let’s create a community – not a clique

A reminder: I’ve already written a post on the things we can do to be more welcoming to visitors and new practitioners.

I invite you to read it, here.


It’s important to take a big step back and look at the cliqueish nature of yoga as yoga often presents today.

First: no need to feel that “Westernized” yoga is responsible for the snobbery and exclusivism of some yoga spaces.

Elitism has existed in yoga for thousands of years. (Anjali Rao writes on this quite a bit in her excellent canon of work).

I am no yoga historian or expert – yet. (I am working on it!)

But you don’t need to be a yoga expert or scholar to be able to to see elitism in present-day American yoga spaces, publications, and practices.

A cursory scan of Instagram’s top “yoga” content reveals an overwhelming majority of images that are young, slim, able-bodied, athletic, often white – and wealth-aspirational (that is to say: practice settings that are clean, “minimalist”, and/or associated with leisure and luxury).

Rarely do you see “yoga” represented by influencers who are old, fat, disabled, subtle (as opposed to physically vigorous) BIPOC (although this is shifting, thankfully), and/or messy in any way.

In America at least, our visible “yoga” resources quickly inform you who belongs – and who doesn’t.

In America – this includes many so-called wellness spaces besides yoga – we are taught to believe in “self-improvement”; that is, we are told to bootstrap ourselves into a state of social belonging.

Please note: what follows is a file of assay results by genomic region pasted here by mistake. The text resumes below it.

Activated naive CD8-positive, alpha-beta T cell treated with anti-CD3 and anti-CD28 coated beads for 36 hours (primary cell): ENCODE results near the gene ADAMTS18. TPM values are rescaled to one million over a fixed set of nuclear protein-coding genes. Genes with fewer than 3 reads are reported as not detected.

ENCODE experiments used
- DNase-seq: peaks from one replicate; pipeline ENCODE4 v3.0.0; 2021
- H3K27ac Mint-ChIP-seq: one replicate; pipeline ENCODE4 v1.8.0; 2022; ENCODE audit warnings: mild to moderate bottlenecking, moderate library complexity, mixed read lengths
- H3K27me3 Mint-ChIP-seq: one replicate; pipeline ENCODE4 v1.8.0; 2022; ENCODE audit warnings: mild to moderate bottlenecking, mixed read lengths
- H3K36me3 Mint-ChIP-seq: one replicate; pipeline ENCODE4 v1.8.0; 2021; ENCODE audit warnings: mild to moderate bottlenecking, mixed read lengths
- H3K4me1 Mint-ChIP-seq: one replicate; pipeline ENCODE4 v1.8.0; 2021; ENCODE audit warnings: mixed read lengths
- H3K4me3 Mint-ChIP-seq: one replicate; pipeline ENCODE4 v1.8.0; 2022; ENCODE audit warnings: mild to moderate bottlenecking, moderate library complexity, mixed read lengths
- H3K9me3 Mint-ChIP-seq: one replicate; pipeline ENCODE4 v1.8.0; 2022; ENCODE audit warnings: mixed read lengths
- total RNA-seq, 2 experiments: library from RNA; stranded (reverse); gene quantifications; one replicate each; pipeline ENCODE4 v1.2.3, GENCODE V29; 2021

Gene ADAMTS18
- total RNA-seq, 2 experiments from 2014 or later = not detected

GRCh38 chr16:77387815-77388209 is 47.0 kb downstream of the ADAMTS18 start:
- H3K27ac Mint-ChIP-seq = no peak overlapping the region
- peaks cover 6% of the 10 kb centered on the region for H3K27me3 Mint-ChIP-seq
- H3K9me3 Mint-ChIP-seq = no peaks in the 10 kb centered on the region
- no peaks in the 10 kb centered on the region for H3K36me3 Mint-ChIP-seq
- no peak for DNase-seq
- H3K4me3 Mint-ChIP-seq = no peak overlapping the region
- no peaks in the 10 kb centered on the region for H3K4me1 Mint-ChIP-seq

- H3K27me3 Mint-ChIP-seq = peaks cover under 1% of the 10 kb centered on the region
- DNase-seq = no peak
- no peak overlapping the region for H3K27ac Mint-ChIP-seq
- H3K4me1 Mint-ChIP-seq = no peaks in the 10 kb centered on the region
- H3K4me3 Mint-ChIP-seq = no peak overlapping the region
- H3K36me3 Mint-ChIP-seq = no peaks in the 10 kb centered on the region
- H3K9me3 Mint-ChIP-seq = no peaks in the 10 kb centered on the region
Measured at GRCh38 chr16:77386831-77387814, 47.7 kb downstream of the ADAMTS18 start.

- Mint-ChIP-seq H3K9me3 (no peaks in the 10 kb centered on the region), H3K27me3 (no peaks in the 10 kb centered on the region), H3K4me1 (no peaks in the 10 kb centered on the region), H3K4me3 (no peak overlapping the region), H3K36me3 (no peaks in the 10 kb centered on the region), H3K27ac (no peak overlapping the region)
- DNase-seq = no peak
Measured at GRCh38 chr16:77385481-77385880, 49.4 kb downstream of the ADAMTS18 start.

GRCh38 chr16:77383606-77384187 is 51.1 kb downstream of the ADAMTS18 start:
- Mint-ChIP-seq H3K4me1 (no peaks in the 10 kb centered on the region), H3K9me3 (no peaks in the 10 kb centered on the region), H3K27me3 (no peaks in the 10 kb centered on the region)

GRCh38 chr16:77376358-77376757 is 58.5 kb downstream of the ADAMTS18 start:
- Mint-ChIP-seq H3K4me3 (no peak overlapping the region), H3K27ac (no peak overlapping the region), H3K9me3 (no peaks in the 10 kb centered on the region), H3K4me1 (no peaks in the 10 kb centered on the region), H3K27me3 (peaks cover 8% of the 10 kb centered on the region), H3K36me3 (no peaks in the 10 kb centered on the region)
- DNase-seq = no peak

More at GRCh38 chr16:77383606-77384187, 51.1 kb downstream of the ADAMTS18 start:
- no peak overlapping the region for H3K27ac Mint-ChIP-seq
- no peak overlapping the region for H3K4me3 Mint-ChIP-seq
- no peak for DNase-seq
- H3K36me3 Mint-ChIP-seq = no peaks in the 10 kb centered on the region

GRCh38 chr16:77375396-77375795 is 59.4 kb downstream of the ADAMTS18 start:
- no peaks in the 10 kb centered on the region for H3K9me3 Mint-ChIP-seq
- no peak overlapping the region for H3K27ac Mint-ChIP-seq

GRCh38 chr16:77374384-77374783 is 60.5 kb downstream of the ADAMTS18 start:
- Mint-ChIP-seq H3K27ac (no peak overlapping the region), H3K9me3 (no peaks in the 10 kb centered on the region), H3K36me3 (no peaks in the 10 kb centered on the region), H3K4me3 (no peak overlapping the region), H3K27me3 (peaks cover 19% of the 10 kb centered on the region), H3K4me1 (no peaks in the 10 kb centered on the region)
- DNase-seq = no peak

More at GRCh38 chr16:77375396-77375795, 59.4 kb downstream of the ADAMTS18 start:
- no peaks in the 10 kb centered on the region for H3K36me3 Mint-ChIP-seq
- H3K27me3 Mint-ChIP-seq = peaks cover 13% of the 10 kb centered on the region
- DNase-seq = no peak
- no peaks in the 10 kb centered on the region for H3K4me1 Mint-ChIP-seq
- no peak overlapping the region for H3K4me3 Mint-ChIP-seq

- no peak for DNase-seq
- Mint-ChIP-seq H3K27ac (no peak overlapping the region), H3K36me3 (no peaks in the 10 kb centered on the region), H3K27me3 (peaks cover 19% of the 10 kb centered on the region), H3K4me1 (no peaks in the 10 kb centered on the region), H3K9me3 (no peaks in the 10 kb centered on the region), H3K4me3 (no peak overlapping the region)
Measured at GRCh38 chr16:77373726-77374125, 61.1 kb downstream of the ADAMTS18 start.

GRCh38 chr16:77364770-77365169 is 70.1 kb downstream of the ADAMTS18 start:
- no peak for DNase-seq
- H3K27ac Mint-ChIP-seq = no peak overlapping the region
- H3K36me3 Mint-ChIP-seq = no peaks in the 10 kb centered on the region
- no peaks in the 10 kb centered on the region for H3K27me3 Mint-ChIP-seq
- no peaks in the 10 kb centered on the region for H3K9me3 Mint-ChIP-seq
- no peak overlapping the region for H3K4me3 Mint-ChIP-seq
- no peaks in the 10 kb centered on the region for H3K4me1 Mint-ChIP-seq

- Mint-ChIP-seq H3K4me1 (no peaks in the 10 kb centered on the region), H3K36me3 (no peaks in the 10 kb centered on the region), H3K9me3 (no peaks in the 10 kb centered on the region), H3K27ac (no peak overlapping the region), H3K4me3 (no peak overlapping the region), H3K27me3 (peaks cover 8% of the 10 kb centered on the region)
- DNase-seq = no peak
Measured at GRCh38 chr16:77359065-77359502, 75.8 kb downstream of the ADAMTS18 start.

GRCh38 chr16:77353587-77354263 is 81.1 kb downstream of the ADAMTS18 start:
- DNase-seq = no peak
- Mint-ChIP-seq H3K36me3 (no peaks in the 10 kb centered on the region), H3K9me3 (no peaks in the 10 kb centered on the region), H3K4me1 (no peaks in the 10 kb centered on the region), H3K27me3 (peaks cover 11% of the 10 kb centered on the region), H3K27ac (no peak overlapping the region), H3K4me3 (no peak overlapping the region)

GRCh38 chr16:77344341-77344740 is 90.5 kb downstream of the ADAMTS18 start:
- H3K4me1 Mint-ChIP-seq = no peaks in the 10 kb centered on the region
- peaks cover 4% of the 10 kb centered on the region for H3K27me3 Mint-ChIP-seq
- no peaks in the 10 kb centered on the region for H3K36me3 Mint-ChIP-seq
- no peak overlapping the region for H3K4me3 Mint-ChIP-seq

This is Capitalism stuff, white supremacy stuff.

Yoga, colonized by the aspirational American dream.


But here’s the thing:

Ask yourself – who does it really serve, when the marginalized believe they are not “allowed” nor welcomed in constructive community action?

Shouldn’t practitioners who are most marginalized, most excluded – shouldn’t THEY be the people for whom we make room?

Who should have access to a space that provides resources to feel better, alleviate pain – and gain clarity of mind?

The answer to this last question is – EVERYONE.

Yoga is the birthright of all who want to learn and practice.

Yoga isn’t a club we belong to by virtue of our youth, strength, serenity, strength or flexibility, our cute leggings or our “good vibes” ethos.

Yoga is for ALL.

Therefore those of us who’ve found our way here, owe it to others to help make more space.

Now – we all have barriers to get to a class, or even to practice at home.

But remember – those who have more resources, who enjoy financial stability and/or wealth, who have transportation, discretionary funds, who are well (or at least mobile and resourced enough to be available) –

these individuals have a responsibility to help the others: the oppressed, the marginalized, the (seemingly) unwelcome.

I encourage us to keep ALL in mind, as we build this community.

No one yoga space, yoga class, yoga instructor, yoga location, yoga set of props, yoga class curriculum can satisfy all people at once in every moment.

That’s not possible – nor reasonable to ask.

However – 

We need to look around the room and – with patience, gentleness, compassion and good humor – 

make room for those who have not yet found their way into our rooms.

In making this room, we’ll deepen our yoga practice much more than a sweaty asana class, a “spiritual gangster” tee shirt, or an expensive yoga mat.

I’m ready for this work.

And I know you are too!